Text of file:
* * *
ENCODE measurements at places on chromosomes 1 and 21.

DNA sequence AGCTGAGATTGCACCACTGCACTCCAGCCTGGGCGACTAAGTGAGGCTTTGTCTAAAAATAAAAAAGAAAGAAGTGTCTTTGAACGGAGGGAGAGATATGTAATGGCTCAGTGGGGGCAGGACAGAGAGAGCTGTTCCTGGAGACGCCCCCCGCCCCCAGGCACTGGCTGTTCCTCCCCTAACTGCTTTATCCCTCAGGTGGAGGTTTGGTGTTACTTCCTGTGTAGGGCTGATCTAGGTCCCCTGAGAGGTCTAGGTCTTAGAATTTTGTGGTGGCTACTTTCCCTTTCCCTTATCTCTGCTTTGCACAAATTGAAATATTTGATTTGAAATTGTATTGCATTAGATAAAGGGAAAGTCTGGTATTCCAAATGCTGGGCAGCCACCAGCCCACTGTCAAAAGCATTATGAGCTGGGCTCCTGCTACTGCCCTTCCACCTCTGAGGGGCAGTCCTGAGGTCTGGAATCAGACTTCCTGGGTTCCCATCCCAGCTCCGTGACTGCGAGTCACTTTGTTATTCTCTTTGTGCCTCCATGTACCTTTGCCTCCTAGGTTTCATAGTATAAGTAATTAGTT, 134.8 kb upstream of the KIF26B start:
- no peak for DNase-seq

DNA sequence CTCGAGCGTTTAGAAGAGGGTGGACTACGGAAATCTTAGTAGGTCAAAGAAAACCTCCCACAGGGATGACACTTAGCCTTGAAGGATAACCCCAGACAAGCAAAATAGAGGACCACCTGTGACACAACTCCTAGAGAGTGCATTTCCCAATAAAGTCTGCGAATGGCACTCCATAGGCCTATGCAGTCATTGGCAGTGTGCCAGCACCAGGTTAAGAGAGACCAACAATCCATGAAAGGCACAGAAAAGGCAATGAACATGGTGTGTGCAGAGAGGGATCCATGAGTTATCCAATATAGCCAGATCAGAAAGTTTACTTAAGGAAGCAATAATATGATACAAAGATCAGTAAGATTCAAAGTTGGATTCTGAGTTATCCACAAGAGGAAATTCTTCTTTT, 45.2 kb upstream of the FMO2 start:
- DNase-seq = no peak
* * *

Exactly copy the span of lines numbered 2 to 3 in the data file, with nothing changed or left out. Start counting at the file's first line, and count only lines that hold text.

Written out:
DNA sequence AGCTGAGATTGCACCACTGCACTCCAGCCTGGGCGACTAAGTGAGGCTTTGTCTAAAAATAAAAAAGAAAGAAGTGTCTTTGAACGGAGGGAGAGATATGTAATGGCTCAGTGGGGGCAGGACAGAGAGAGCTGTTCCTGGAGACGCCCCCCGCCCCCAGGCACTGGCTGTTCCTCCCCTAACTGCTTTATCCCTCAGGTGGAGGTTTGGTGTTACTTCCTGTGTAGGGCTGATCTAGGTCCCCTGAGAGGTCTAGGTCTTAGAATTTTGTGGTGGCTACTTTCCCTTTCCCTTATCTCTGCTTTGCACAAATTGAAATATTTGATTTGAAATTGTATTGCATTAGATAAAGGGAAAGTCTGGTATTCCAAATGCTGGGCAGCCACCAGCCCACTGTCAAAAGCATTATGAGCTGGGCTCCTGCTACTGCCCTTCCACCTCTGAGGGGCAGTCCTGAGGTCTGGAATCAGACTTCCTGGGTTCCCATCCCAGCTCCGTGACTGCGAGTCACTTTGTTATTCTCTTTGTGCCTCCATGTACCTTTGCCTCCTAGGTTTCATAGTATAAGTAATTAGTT, 134.8 kb upstream of the KIF26B start:
- no peak for DNase-seq